Boston Sketch Company: Close, But No Cigar

At the Boston Sketch Company, traveling turtle salesmen, tea-kettle-obsessed murderers, and the end of the world all came to life. On Feb. 17, the Boston Sketch Company brought their stand-up comedy show to Cambridge’s ImprovBoston theater. Composed of comedians Kenny Gray, Laura Rose, Mike Lovett, Samantha Merriweather and Sumeet Sarin, the group of five opened the show with a cringe-inducing Youtube introduction relying heavily on low-hanging, unoriginal references, and timeworn celebrity jokes in order to garner quick laughs from the audience. The show had a few good moments, but they were ultimately overshadowed by the humorlessness of many of the group’s other sketches.

Despite this overly meme-esque introduction, the group quickly proved their mettle as they began to perform some sketches. Self-deprecating humor and audience participation quickly created a relaxed and intimate environment, bolstered by the audience’s proximity to the stage. For example, in one particularly zany sketch, an audience member had to quickly move her foot out of the way to avoid getting lettuce thrown at her.

Some sketches were clearly innovative and somewhat profound. One such sketch, which featured a conversation between a therapist and a man who has anxiety, drew humor from relatable situations about everyday stress and concerns. Another particularly amusing sketch featured a family of two farmers: A seven-year-old boy and his mother conversed about the death of the boy’s pet bird. As the two came to realize that yet another family pet died, they began to discuss life and death using Einstein’s theory of relativity to inform their discussion of the perished farm animal. The sketches about the mundane landed well due to both their originality and relatability. Such sketches were able to somewhat redeem show.

Particularly uninspiring, however, were the sketches that relied heavily on melodrama, shock, and unoriginal content. Dramatic lighting and audio were overused at points and diverted attention from the substance of the sketch. One sketch depicted an engaged couple who realized the bride would become Mrs. Helen Keller if she were to take her husband’s name. After initial shock, the two asked themselves, “How could we not have seen this? How could we not have heard this?” before coming to a wholly unexpected, illuminating epiphany: “This is what it was like for her!” If one endeavors to take the clichéd, offensive, juvenile route that is the Helen Keller joke, one must at least make it truly engrossing or impressive, and Boston Sketch Company’s attempt at doing just that largely missed the mark. Other sketches were heavily prop-reliant, and drew focus away from the joke itself and instead placed attention on eye-catching yet unnecessary props—heads of lettuce, large stuffed animals—to invoke humor.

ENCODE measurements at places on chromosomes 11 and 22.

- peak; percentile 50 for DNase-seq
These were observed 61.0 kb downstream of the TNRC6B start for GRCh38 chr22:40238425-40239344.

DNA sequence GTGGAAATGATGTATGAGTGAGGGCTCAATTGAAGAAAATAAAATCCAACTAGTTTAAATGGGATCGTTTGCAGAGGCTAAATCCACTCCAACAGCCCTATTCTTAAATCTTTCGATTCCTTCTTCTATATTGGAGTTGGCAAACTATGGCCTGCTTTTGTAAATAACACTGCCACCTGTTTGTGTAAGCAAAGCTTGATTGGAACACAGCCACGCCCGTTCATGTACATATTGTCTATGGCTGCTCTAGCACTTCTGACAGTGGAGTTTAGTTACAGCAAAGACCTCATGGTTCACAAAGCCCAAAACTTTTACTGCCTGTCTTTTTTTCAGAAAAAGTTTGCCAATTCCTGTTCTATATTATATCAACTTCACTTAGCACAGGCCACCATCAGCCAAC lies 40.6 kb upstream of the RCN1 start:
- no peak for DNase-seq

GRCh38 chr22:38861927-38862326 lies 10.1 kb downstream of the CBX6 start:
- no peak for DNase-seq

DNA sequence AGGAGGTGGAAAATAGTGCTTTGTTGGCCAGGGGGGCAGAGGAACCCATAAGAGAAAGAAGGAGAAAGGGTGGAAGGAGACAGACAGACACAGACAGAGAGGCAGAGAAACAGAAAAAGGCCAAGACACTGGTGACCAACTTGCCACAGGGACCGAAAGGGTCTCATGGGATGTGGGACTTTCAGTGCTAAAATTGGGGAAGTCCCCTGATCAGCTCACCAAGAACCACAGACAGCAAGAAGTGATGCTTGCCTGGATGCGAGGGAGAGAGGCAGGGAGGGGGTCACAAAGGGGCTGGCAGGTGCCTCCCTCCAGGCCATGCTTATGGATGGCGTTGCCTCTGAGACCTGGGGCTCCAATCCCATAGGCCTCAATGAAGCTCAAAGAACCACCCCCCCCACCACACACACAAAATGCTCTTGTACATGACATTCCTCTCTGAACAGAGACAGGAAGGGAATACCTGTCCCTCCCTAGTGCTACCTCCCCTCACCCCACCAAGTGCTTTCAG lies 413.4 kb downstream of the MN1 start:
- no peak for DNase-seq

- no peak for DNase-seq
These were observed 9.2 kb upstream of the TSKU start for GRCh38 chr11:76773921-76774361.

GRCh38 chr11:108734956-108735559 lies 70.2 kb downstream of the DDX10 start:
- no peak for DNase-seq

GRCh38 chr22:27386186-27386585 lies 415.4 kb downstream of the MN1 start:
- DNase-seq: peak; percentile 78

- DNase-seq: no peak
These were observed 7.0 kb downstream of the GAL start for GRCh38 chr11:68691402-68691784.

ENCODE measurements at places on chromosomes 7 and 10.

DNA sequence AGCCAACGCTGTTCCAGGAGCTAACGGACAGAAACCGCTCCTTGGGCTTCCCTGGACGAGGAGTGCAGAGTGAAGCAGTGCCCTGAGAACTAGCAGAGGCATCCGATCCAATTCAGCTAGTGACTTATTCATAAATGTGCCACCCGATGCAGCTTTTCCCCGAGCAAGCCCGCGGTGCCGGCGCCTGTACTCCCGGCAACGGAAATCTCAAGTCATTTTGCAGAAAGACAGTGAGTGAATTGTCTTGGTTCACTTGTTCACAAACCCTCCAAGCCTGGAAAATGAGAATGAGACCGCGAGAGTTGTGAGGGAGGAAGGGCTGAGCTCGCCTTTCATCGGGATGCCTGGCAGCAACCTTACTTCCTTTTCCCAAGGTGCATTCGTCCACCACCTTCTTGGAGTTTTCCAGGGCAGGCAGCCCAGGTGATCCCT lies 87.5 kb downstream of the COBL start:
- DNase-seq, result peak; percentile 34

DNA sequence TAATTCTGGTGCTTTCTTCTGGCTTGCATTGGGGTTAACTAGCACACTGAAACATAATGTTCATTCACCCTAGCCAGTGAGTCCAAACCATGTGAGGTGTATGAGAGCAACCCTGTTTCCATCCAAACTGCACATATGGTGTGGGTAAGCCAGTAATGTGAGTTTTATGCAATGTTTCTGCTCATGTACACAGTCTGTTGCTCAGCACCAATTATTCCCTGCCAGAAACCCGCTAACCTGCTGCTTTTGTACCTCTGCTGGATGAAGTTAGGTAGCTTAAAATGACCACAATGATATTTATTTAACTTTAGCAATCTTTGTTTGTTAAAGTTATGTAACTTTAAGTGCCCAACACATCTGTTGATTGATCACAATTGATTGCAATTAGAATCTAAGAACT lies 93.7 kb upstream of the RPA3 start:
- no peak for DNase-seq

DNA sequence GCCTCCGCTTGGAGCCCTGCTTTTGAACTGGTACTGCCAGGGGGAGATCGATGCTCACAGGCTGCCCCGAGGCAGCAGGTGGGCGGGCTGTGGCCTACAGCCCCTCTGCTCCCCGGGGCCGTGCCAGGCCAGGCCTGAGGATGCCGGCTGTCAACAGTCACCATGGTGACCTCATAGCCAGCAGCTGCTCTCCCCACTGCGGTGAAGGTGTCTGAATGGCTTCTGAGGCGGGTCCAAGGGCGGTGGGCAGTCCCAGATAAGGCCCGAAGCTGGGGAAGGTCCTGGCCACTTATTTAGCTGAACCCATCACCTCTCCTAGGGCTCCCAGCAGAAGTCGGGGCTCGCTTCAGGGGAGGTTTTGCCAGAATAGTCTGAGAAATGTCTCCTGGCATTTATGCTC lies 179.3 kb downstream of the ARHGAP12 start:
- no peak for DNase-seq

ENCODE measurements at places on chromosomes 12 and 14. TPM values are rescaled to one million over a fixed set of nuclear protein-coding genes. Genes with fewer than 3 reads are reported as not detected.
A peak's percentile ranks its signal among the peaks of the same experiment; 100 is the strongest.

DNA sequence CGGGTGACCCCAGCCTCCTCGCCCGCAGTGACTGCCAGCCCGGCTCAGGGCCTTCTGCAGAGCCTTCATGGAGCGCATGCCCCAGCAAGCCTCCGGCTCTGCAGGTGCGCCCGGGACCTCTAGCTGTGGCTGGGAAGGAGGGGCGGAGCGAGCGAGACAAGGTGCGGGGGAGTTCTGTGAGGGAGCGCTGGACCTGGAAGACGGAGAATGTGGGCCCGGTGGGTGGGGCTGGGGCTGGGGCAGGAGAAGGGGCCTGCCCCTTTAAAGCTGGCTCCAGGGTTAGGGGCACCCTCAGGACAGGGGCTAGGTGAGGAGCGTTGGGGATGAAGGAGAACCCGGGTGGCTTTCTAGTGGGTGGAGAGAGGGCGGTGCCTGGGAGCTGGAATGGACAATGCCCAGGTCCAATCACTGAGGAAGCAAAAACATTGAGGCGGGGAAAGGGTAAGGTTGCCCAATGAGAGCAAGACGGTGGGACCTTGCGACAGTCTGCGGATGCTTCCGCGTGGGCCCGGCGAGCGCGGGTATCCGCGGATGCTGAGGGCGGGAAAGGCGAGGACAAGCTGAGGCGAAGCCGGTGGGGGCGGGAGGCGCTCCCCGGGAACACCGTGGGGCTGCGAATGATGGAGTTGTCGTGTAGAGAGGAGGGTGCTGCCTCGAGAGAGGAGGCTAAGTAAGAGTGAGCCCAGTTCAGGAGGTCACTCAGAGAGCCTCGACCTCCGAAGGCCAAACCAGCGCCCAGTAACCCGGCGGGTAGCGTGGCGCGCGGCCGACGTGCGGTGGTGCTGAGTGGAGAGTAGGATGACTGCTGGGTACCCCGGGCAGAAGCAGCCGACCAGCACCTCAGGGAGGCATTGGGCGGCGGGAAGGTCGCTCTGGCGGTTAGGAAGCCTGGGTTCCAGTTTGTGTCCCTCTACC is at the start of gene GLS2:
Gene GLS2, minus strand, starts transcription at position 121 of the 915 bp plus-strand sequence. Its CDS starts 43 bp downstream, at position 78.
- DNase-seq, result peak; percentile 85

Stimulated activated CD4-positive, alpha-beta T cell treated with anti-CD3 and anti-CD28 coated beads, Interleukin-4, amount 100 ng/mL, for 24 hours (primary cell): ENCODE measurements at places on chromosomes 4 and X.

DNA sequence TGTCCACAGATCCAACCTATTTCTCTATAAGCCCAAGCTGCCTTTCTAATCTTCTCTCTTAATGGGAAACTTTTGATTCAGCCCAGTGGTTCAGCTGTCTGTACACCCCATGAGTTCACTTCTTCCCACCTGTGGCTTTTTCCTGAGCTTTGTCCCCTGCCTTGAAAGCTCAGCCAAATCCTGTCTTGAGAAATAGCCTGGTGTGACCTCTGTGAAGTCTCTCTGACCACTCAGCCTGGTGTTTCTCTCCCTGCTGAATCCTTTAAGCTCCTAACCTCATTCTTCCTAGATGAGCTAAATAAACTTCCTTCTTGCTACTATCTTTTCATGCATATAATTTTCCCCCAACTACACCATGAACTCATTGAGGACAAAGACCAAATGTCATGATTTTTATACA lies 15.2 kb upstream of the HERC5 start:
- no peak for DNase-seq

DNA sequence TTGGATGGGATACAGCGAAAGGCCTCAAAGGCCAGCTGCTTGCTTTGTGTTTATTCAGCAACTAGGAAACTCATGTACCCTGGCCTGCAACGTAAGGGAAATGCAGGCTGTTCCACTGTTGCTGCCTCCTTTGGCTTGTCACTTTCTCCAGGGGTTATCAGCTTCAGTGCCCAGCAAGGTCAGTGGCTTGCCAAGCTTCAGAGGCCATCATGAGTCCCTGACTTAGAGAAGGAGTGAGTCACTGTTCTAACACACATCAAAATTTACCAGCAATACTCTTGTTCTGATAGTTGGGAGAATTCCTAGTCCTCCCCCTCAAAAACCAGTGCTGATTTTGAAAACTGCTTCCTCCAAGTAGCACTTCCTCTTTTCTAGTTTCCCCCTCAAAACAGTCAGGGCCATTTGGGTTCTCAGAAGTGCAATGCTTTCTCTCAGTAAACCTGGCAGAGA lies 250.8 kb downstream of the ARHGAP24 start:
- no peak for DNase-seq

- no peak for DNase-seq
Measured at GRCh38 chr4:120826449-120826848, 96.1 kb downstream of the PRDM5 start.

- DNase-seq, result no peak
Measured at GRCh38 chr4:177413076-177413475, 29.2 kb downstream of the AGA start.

The most notable of the group was Rose, whose versatility as a performer allowed her to come up with humorous content on the spot during improvisational scenes. She also wholly immersed herself in her roles during planned sketches and dominated the stage with her talent. Additionally strong actors included Kenny Gray and Mike Lovett, whose solid rapport was clearly visible as the duo’s antics contributed to some of the more humorous aspects of the show.


The Boston Sketch Company’s show had a lot of promise, but many of the group’s sketches left much to be desired and were especially weak when compared to the group’s funnier pieces. At its worst, the sketches were cheesy unoriginal pieces overly dependent on cheap gags. Though some sketches were truly promising, the Boston Sketch Company should turn its attention to creating more complex, inventive sketches in order to rise to its fullest potential.